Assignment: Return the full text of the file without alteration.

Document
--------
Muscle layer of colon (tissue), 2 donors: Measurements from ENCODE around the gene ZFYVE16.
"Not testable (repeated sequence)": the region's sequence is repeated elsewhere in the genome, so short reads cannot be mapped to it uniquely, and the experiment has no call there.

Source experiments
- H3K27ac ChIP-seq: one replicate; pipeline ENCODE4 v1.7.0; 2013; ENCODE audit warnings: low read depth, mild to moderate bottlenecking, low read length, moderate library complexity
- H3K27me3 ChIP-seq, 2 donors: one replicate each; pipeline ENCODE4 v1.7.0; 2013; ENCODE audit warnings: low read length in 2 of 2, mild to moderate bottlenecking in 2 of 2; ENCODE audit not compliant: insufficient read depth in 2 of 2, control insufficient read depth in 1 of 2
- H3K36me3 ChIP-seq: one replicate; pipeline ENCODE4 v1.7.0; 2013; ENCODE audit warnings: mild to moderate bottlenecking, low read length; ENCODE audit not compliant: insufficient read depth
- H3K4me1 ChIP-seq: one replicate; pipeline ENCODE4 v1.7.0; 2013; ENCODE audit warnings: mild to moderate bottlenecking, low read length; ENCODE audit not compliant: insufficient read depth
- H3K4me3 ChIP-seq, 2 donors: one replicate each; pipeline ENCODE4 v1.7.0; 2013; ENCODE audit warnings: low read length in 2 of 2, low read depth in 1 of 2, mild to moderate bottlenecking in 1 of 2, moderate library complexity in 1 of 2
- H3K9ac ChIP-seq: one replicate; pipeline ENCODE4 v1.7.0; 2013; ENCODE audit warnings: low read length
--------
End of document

Muscle layer of colon (tissue), 2 donors: Measurements from ENCODE around the gene ZFYVE16.
"Not testable (repeated sequence)": the region's sequence is repeated elsewhere in the genome, so short reads cannot be mapped to it uniquely, and the experiment has no call there.

Source experiments
- H3K27ac ChIP-seq: one replicate; pipeline ENCODE4 v1.7.0; 2013; ENCODE audit warnings: low read depth, mild to moderate bottlenecking, low read length, moderate library complexity
- H3K27me3 ChIP-seq, 2 donors: one replicate each; pipeline ENCODE4 v1.7.0; 2013; ENCODE audit warnings: low read length in 2 of 2, mild to moderate bottlenecking in 2 of 2; ENCODE audit not compliant: insufficient read depth in 2 of 2, control insufficient read depth in 1 of 2
- H3K36me3 ChIP-seq: one replicate; pipeline ENCODE4 v1.7.0; 2013; ENCODE audit warnings: mild to moderate bottlenecking, low read length; ENCODE audit not compliant: insufficient read depth
- H3K4me1 ChIP-seq: one replicate; pipeline ENCODE4 v1.7.0; 2013; ENCODE audit warnings: mild to moderate bottlenecking, low read length; ENCODE audit not compliant: insufficient read depth
- H3K4me3 ChIP-seq, 2 donors: one replicate each; pipeline ENCODE4 v1.7.0; 2013; ENCODE audit warnings: low read length in 2 of 2, low read depth in 1 of 2, mild to moderate bottlenecking in 1 of 2, moderate library complexity in 1 of 2
- H3K9ac ChIP-seq: one replicate; pipeline ENCODE4 v1.7.0; 2013; ENCODE audit warnings: low read length